MGIF S2 E7: Dan Pearce

Hit play for the podcast interview below. MGIF is also available on iTunes or with whatever podcast software you use. Just search for "Making Games Is Fun".

I spent my twenties absolutely certain that I was immortal. Death just wasn't on the cards. Is it even possible to die before you're thirty? Death was a concept, a temporary setback in a videogame, not a feasible, inevitable eventuality. Death was always marked with the word "later", not "now" or "soon".

In the middle of the most hectic and complicated week of his life, Dan was being pulled in five different directions at once. He was already busy with Ten Second Ninja X when life, taxes, and everything else fell on him at the same time. Overwhelmed and running out of time, he absent-mindedly crossed the road, where he was knocked over by a van. He took the wing mirror off and suffered injuries to his arm and leg. Dan was given a wake up call in the form of a very heavy piece of moving metal; a wake up call that could very easily have been the end of his story. He had found his limit.

So he continued on his journey to Norwich Gaming Festival and had a swordfight with the team's programmer. Obviously. After a week or so, as the pain got worse, he finally went to the hospital to treat an internal bruise in his knee.

I'm sat in the conservatory of Dan's parents house in Maidenhead as he recounts this tale of pressure and stress to me. The sun squeezes and bullies its way through the blinds as we chat with the doors wide open to keep us cool. The birds twitter in the lush, well maintained garden as we talk, and we stop occasionally to shoo out a bluebottle who zips robotically around the microphone, keen to be a second guest on the podcast.

The more success you attain, the greater the pressure; Dan has had a very successful early career since earning a BAFTA Breakthrough Brit award at the age of 19 back in 2013. His game Castles In The Sky was BAFTA nominated and he has since gone on to produce Ten Second Ninja. 

We consider his career so far, in between discussing our fascination with open world game systems. Dan seems simultaneously pleased and dissatisfied with his progress. It's clear that high standards are important to him, and this was part of the rationale behind making Ten Second Ninja's sequel, Ten Second Ninja X.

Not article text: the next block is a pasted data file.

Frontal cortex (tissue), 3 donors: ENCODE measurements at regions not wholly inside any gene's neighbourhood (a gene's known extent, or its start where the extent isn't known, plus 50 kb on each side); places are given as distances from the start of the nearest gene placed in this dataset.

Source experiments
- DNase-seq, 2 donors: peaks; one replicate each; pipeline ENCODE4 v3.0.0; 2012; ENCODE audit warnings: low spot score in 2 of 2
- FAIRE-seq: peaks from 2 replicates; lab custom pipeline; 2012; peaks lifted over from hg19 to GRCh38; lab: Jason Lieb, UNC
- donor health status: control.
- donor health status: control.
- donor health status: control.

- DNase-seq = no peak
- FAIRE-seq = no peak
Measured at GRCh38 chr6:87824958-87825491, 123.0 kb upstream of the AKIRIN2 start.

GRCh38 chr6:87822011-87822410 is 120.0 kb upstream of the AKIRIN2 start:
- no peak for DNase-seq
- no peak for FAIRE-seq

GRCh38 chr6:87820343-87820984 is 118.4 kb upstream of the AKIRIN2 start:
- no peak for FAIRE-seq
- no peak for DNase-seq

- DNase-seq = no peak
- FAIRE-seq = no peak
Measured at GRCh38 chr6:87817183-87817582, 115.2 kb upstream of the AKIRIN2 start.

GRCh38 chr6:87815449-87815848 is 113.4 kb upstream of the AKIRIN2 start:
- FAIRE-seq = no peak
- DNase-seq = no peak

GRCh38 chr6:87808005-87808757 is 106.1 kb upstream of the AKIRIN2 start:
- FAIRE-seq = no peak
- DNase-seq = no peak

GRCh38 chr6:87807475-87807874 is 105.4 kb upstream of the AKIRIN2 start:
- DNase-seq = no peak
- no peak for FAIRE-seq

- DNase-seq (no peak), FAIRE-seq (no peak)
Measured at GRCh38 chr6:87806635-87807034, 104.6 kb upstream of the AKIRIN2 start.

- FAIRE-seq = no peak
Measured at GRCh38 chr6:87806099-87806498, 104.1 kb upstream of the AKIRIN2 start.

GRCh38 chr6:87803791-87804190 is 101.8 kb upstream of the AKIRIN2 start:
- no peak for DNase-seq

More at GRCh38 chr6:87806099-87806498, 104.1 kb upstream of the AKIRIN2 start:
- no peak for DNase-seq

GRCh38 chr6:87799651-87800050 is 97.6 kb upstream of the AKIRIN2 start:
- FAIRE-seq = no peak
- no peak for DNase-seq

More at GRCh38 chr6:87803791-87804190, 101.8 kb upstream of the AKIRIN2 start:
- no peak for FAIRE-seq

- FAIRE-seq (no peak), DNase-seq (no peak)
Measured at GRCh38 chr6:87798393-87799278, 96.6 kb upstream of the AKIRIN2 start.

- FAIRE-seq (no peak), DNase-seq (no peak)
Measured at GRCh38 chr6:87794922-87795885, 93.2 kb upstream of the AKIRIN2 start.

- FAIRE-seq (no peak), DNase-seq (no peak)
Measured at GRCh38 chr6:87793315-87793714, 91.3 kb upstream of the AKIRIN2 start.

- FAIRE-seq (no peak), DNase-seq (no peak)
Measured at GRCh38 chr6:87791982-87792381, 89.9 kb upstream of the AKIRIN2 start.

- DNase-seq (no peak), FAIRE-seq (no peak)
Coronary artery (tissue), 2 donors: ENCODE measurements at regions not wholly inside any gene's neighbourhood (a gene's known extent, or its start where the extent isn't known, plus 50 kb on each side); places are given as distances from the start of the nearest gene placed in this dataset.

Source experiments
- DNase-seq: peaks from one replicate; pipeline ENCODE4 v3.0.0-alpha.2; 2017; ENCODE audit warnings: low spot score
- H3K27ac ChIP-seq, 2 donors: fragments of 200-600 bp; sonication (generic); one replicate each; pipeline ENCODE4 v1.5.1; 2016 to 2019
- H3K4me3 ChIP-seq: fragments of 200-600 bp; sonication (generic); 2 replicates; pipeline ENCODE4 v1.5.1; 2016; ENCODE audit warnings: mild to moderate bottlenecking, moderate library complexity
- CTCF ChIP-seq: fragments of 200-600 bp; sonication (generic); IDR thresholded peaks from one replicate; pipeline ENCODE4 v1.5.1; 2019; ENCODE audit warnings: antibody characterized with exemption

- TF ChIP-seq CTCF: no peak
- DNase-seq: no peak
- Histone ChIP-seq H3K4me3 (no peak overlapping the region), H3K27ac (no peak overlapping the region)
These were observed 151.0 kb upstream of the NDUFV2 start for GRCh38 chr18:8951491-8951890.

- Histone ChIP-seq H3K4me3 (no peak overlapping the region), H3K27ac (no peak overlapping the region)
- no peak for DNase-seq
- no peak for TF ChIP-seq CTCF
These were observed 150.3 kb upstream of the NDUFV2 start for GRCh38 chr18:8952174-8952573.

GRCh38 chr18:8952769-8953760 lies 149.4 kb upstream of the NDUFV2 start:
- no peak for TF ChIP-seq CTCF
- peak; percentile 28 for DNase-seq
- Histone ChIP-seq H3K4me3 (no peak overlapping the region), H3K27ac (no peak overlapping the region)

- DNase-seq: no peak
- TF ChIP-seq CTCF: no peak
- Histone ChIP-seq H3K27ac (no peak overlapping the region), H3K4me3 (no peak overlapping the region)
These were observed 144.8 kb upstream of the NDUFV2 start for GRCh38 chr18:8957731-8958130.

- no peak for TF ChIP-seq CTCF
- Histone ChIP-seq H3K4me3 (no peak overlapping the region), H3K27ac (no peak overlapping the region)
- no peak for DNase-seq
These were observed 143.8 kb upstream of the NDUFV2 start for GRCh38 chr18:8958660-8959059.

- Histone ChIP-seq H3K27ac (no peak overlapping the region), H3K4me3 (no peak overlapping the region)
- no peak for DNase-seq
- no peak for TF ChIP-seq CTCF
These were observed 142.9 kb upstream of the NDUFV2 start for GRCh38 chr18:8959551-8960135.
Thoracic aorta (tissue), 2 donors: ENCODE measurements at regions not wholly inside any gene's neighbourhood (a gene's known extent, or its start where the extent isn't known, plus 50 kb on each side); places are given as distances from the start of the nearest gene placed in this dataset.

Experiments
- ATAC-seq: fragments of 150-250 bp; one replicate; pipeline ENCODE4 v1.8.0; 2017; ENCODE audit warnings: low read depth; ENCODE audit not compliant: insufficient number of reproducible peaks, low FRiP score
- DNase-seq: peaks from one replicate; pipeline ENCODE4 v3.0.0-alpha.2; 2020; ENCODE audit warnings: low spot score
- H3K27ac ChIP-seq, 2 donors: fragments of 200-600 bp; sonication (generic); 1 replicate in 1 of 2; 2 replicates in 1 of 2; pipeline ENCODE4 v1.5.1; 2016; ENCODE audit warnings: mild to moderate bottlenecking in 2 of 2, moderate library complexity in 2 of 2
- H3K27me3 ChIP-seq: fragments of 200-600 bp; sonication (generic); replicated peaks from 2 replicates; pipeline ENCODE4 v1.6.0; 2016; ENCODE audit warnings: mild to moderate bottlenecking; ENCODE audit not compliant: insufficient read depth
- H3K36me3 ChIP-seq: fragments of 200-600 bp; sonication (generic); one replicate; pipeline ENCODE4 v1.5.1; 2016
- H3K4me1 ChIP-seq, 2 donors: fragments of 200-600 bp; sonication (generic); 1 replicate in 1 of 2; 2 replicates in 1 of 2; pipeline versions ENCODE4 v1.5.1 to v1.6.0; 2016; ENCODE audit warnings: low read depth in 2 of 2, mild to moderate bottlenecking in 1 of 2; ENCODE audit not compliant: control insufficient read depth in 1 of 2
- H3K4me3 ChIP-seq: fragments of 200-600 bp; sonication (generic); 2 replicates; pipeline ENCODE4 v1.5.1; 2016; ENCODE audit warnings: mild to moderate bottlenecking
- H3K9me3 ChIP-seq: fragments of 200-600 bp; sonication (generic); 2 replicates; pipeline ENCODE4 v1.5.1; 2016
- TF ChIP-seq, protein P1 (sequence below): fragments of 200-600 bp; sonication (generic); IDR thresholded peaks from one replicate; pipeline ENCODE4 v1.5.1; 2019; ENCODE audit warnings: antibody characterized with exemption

Ten Second Ninja was a vehicle for expanding and testing Dan's coding and design abilities. Essentially, he wanted to make the sort of game he wouldn't usually enjoy playing, to see if he could do it. Following the game's release, he keenly soaked up and accepted the criticisms of the game from press, much of which he agreed with. Armed with this information, he created Ten Second Ninja X, a game he says he genuinely enjoys playing. 

Now, as he works under the banner of Four Circle Interactive on a new, as yet unannounced title, he seeks to test himself once more, taking on further challenges and greater responsibility with a new game which sounds like it will push a few boundaries. But he won't fully launch into that before releasing Ten Second Ninja X first; one thing at a time. Having had what he calls his "Whiplash moment", referring to a similar occurrence in the film, he is keen not to repeat the situation in the future, and has realised the importance of putting physical and mental health first.

That's not to say he isn't still brimming with ambition; we talk privately in more detail about Four Circle's next game, discussing the smart toolmaking of Hello Games and their upcoming game No Man's Sky. It seems like the creation of smarter game making tools and engines may be the way for smaller "indie" companies to close the distance between themselves and their AAA counterparts. If smaller companies can figure out clever ways of creating large amounts of content more efficiently, they could occupy the space in between, reclaiming the lost and much mourned "middle tier" of the PS2 era.

This focus on working smarter seems to be where Dan is heading now. No more flustered, crunch-heavy weeks, filled with 18 hour working days. No more being pulled apart by disparate, muddled responsibilities. Just focused, smart progress. 

No matter your age, it can do you good to step back for a second and take a good look at things in the eye of the storm. Even as a freelancer supposedly away from the regime of the 9 to 5, I suffer from the workaholic culture society compels us all to subscribe to; a gross badge of dubious honour which glorifies strain and stress. It's a curiously masculine attitude of "get on with it and don't complain" until it all gets on top of you and you can't handle it anymore. As Dan's recent memento mori revealed to him, as we move through life, whatever route we take, we mustn't forget to live.